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'Impenetrable' World of Student Data Brokers a Major Concern, Study Says

The K-12 world is subject to a murky marketplace of commercial data brokers who traffic in sensitive information involving students' "ethnicity, affluence, religion, lifestyle, awkwardness, and even a perceived need for family planning," according to a new report released today by the Center on Law and Information Policy at Fordham Law School.

"Even knowledgeable and motivated parents are unable to know much of anything about who is dealing in their personal information, and what they're doing with it," said Cameron Russell, the center's executive director, in an interview.

The report is titled "Transparency and the Marketplace for Student Data." It relies on a narrow slice of data collection, with 10 high school students from three school districts in New Jersey, New York, and Vermont asked to collect the commercial solicitations they received during 10 to 14 day windows in 2014, 2015, and 2016. 

The researchers behind the study also reviewed publicly available information; submitted public records requests to school districts as part of an effort to gauge whether they had provided student information to data brokers; and sought to independently identify the sources of the commercial solicitations that students received.

All told, the researchers found that the students collected 232 such solicitations. More than 90 percent of those were related to college, education funding and financial aid, and military recruitment—uses generally seen as acceptable.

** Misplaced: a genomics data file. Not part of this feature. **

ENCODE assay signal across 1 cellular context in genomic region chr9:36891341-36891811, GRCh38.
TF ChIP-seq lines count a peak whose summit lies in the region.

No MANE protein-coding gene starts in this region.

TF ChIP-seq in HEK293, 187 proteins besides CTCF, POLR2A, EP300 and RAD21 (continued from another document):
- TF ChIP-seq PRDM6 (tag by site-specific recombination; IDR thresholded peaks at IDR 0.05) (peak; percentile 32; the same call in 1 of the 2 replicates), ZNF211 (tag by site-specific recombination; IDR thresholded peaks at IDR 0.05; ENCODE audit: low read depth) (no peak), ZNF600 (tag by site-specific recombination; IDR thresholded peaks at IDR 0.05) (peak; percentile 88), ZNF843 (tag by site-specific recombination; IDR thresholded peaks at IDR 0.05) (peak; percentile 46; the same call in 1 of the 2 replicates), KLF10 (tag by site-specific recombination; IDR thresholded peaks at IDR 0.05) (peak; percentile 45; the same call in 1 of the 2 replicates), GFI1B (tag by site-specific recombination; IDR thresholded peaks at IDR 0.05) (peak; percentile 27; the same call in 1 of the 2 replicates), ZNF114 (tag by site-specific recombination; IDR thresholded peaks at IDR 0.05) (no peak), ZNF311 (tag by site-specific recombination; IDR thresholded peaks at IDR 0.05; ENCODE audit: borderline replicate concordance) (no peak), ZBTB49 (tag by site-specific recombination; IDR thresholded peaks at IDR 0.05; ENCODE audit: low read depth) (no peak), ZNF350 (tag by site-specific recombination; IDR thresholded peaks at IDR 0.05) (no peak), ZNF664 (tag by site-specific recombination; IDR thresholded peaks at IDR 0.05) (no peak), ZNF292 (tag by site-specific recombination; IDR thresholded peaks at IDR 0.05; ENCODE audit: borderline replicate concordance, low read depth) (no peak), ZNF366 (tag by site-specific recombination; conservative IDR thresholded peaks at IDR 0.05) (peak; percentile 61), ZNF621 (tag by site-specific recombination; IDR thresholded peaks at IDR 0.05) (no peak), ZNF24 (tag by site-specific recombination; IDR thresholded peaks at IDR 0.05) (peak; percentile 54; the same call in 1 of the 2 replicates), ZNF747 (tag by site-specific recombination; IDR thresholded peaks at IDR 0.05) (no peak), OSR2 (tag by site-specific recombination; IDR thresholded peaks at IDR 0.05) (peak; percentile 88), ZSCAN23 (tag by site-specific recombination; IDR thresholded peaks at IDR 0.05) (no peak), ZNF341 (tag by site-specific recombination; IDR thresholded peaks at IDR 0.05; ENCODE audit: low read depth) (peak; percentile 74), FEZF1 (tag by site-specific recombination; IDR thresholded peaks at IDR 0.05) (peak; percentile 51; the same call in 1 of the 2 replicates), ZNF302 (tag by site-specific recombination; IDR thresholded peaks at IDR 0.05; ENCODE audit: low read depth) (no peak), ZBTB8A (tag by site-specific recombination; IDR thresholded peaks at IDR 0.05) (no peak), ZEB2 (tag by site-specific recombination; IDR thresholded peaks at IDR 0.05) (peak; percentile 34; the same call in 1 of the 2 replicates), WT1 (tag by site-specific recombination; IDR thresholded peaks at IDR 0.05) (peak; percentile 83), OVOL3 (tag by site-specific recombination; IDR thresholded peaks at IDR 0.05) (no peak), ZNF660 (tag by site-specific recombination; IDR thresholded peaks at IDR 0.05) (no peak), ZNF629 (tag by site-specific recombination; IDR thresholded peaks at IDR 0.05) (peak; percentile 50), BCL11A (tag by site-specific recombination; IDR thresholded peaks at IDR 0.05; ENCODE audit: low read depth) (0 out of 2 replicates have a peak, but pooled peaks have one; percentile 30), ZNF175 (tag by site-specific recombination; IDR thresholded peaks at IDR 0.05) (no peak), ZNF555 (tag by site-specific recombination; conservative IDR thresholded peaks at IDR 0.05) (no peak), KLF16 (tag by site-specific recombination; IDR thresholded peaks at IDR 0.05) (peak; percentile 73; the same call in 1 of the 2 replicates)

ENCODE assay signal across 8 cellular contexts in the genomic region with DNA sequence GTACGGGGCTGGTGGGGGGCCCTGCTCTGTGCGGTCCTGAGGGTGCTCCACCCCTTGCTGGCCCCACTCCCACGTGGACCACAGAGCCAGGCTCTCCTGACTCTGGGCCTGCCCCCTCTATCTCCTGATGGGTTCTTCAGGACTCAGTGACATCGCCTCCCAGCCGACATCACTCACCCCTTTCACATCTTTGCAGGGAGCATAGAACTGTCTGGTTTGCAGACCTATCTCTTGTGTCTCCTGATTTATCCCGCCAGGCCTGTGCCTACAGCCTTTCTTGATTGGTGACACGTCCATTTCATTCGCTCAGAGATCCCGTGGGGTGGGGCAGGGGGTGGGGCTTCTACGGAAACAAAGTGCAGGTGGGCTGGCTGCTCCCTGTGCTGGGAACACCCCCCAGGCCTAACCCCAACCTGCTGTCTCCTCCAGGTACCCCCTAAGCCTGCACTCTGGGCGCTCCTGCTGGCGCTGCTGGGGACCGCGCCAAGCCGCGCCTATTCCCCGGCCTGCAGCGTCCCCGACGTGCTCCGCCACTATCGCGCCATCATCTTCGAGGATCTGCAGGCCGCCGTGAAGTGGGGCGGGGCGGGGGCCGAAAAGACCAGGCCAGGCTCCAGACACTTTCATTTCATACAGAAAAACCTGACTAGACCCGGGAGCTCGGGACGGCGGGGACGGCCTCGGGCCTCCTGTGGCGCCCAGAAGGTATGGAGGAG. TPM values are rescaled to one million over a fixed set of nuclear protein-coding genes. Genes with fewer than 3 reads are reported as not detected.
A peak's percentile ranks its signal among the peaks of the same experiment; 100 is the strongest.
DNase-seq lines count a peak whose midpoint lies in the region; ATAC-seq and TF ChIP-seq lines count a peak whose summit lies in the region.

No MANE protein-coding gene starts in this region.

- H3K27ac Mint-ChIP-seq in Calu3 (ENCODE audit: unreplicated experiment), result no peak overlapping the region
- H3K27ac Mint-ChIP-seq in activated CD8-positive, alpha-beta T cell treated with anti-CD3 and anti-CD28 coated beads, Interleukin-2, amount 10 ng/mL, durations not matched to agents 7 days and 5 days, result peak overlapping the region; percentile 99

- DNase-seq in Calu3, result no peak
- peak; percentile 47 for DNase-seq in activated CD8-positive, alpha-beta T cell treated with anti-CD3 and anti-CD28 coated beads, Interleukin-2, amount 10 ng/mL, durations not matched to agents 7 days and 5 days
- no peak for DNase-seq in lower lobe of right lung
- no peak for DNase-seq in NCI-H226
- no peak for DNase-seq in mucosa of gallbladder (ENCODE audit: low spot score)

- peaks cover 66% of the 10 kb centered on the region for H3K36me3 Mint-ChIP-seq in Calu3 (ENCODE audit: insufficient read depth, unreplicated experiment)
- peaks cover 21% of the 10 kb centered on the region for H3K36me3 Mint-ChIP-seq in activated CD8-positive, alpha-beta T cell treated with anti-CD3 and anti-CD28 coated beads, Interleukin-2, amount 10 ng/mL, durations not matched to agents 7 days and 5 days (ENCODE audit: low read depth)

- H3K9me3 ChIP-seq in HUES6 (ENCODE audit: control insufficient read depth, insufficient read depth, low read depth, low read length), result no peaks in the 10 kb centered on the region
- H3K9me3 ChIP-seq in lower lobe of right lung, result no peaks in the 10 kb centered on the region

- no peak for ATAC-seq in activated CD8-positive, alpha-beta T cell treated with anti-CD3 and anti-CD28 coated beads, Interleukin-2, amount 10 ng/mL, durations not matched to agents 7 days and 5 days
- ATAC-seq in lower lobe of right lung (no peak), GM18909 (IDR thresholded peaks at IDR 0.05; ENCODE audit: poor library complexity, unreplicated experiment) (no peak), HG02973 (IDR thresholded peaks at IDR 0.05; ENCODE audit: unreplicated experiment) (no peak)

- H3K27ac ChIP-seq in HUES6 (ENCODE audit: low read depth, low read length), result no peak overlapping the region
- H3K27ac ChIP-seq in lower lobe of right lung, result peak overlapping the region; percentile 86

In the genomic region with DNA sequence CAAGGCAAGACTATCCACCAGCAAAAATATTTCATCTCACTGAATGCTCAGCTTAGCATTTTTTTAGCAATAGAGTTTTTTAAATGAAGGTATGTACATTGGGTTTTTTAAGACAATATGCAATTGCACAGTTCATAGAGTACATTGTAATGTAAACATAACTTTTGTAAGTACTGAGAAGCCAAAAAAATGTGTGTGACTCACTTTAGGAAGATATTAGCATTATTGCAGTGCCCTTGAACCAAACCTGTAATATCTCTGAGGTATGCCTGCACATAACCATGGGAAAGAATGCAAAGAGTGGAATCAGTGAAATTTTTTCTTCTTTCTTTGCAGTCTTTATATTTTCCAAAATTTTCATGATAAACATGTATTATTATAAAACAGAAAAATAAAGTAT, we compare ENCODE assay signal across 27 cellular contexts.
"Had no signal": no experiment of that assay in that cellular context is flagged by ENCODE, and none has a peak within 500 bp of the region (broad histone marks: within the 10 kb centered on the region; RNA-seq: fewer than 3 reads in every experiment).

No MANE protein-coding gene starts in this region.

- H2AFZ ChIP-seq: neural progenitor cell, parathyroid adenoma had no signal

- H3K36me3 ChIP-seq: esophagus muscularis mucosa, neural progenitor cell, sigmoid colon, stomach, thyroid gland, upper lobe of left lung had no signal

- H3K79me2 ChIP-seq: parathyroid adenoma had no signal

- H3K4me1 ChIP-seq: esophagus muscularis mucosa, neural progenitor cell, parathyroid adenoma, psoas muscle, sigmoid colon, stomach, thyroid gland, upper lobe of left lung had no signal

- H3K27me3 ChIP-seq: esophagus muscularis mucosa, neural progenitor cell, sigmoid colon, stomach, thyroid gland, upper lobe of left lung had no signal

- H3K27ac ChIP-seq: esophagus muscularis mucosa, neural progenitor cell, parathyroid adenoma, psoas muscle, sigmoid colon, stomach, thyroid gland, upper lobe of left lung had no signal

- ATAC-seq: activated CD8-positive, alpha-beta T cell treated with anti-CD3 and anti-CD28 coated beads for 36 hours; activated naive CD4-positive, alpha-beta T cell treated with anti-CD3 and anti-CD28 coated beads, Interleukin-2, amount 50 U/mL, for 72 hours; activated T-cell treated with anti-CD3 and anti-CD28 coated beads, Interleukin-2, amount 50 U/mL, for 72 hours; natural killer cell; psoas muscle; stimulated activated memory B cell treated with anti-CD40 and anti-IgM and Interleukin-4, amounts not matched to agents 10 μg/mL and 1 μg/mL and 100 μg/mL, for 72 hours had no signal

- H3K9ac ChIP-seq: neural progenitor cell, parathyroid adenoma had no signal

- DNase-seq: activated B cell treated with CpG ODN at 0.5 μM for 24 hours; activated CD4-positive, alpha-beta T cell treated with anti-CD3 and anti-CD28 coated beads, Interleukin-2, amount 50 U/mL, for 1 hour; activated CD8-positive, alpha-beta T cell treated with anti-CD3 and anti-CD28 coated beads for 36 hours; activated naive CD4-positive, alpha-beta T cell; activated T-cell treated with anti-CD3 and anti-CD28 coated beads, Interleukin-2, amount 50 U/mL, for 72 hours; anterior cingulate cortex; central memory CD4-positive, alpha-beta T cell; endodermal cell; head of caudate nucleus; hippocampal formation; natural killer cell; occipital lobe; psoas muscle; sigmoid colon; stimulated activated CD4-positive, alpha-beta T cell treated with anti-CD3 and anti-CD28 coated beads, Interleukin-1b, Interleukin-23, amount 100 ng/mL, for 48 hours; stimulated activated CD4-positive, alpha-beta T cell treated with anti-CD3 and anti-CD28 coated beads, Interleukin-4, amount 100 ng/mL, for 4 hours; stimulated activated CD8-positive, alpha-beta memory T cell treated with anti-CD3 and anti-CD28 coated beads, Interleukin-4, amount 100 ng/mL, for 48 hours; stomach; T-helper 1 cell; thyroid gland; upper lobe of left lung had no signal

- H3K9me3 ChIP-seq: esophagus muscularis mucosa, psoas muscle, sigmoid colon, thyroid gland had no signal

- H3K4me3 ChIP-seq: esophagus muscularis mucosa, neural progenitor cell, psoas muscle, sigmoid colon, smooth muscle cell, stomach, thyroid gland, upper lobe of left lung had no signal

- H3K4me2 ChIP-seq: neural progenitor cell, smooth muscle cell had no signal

The other 20 solicitations, however, were for non-educational purposes, coming from an insurance company, a lacrosse camp, a company advertising a treatment to dissolve toenail fungus, a company marketing trips to Niagara Falls, the online language-learning company Rosetta Stone, apparel company Under Armour, and more.

Data on students is supposed to receive extra legal protection. But the CLIP study says existing privacy laws generally don't cover the activities of data brokers dealing in student information.

The researchers identified 14 such groups. One boasted of a mailing addresses for over 5 million high school students, and another offered data on children as young as 2, according to the report. 

It seems evident that in many cases, such data is being marketed because young people are viewed as valuable potential customers, the researchers claimed. One broker, for example, advertised high school students on its lists as a "brand-conscious and tech-savvy group of consumers" and recommended their data be used to market products such as formal wear, limousine services, smart phones, personal electronics, and footwear.

And in response to a request from the researchers, a company called ExactData was "perfectly willing to sell a list of 'fourteen and fifteen year-old girls for family planning services,'" according to the report. ExactData also currently offers for sale lists of nearly 6 million high school students, as well as custom lists of African-American students, "Home-School-Oriented Christian Families," and "Jewish Households with Children Nearing High School Graduation."

Reached by phone, ExactData Chief Operating Officer Colm Ronan said "we do not sell any data for anyone under the age of 18. Never have, never will."

Ronan did not immediately return a follow-up request via email to respond to the specific lists referenced in the Fordham report.

'We Don't Know Exactly How It Happens'

It's generally unclear what role school districts play in making student data available to such brokers, the report found.